For more information, see the general instructions for Forms 1099, 1098, 5498, and W-2G.Generally, you must furnish Forms 1099-DIV to shareholders by January 31 of the year following the close of the calendar year during which the corporation made the distributions.For more information, see Below-Market Loans under Income and Deductions, earlier. If a corporation cancels a shareholder's debt without repayment by the shareholder, the amount canceled is treated as a distribution to the shareholder.

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A fiscal tax year corporation must file Form 5452 with its income tax return due for the first fiscal year ending after the calendar year in which the nondividend distributions were made. If a corporation's earnings and profits for the year (figured as of the close of the year without reduction for any distributions made during the year) are more than the total amount of distributions made during the year, all distributions made during the year are treated as distributions of current year earnings and profits.

If the total amount of distributions is more than the earnings and profits for the year, see Accumulated earnings and profits, later. You are the only shareholder of a corporation that uses the calendar year as its tax year.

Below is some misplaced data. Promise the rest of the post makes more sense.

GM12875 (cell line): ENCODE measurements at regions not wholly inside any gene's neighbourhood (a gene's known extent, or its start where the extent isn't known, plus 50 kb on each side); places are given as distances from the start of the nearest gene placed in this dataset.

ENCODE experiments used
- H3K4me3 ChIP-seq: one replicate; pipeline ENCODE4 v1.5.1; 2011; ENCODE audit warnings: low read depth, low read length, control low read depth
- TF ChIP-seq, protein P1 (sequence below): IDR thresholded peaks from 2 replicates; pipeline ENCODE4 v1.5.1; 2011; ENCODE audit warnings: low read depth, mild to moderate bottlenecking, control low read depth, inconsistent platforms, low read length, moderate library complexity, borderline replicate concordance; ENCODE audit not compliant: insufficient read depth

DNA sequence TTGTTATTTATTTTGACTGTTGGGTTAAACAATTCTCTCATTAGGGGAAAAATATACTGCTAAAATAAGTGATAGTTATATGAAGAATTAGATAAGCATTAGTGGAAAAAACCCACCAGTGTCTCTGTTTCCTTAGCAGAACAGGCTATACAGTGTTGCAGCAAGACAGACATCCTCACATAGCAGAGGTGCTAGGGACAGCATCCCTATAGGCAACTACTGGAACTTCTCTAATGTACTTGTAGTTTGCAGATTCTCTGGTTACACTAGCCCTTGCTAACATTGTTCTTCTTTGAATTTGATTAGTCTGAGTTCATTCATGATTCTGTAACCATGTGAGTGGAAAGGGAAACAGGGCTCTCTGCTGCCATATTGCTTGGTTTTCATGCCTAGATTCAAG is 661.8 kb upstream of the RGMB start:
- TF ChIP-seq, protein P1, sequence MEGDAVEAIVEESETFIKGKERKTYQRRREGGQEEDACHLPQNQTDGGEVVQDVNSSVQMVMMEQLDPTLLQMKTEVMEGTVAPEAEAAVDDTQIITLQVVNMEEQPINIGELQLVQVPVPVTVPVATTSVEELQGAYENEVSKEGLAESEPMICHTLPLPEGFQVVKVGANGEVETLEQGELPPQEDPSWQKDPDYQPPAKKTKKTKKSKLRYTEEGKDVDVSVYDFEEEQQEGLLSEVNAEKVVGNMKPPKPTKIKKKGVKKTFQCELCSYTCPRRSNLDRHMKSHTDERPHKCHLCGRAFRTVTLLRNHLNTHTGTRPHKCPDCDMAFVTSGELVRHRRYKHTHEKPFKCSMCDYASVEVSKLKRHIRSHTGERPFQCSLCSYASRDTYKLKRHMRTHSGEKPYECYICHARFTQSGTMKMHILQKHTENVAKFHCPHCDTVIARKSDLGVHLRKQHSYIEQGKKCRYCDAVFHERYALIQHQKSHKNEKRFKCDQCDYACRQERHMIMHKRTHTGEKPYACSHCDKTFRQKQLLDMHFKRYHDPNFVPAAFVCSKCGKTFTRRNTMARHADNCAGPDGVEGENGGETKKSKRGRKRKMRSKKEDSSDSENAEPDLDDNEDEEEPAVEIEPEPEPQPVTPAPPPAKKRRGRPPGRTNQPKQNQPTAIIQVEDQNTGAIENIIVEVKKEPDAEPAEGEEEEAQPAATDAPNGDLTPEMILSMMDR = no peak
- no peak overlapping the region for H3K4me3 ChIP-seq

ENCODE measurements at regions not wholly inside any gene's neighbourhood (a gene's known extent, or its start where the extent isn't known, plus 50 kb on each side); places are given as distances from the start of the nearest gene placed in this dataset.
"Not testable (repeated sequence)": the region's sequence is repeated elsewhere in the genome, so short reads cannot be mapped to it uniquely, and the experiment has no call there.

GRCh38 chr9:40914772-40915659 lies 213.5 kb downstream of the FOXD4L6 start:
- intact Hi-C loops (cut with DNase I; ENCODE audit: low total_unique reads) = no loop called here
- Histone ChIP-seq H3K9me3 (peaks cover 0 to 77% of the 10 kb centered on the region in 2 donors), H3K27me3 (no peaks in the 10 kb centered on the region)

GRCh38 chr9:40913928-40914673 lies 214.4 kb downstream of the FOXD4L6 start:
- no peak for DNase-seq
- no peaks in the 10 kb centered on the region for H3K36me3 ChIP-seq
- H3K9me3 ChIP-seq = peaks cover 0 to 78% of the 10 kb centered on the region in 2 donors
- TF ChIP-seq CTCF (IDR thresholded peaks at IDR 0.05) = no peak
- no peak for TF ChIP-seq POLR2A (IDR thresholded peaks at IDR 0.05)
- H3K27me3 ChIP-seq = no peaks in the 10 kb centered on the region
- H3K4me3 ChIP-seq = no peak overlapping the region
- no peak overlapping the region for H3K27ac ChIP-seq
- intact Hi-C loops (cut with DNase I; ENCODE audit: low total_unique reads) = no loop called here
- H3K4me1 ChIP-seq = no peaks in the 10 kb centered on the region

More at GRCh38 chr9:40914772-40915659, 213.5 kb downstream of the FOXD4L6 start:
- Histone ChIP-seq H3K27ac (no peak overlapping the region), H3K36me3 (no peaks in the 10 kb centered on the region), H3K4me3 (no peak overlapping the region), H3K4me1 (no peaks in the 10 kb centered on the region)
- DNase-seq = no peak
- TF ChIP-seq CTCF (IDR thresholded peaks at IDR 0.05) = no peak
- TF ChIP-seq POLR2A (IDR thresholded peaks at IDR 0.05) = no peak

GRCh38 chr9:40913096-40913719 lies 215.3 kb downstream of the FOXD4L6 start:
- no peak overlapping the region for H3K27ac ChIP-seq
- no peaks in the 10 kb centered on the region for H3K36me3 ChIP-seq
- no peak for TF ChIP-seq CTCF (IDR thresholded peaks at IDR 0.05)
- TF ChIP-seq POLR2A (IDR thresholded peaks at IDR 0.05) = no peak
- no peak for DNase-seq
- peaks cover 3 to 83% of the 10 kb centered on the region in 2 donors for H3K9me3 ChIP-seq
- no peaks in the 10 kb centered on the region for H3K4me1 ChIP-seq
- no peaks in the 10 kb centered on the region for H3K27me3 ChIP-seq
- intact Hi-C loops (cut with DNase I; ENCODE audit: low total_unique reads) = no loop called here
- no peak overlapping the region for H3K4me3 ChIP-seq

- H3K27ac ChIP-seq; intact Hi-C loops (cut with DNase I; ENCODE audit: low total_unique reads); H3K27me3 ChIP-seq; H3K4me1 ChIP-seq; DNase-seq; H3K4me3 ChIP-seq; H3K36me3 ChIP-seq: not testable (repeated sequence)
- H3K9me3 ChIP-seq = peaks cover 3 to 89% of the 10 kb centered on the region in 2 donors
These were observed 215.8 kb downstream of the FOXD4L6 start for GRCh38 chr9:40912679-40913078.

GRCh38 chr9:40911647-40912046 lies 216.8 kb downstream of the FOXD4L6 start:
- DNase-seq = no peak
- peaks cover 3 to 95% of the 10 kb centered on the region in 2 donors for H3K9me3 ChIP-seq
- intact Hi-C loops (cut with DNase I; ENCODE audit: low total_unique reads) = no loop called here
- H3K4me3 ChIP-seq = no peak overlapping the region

The FMV of any property distributed to a shareholder becomes the shareholder's basis in that property. A corporation will recognize a gain on the distribution of property to a shareholder if the FMV of the property is more than its adjusted basis.

This is generally the same treatment the corporation would receive if the property were sold.

However, see Distributions of Stock or Stock Rights, later.

A corporation generally does not recognize a gain or loss on the distributions covered by the rules in this section.Stock rights (also known as "stock options") are distributions by a corporation of rights to acquire its stock.Distributions of stock dividends and stock rights are generally tax-free to shareholders.However, see Gain from property distributions, later. The amount of a distribution is generally the amount of any money paid to the shareholder plus the fair market value (FMV) of any property transferred to the shareholder.However, this amount is reduced (but not below zero) by the following liabilities.For more information, see chapter 4 in Publication 535. If a corporation pays an employee who is also a shareholder a salary that is unreasonably high considering the services actually performed by the shareholder-employee, the excessive part of the salary may be treated as a distribution to the shareholder-employee.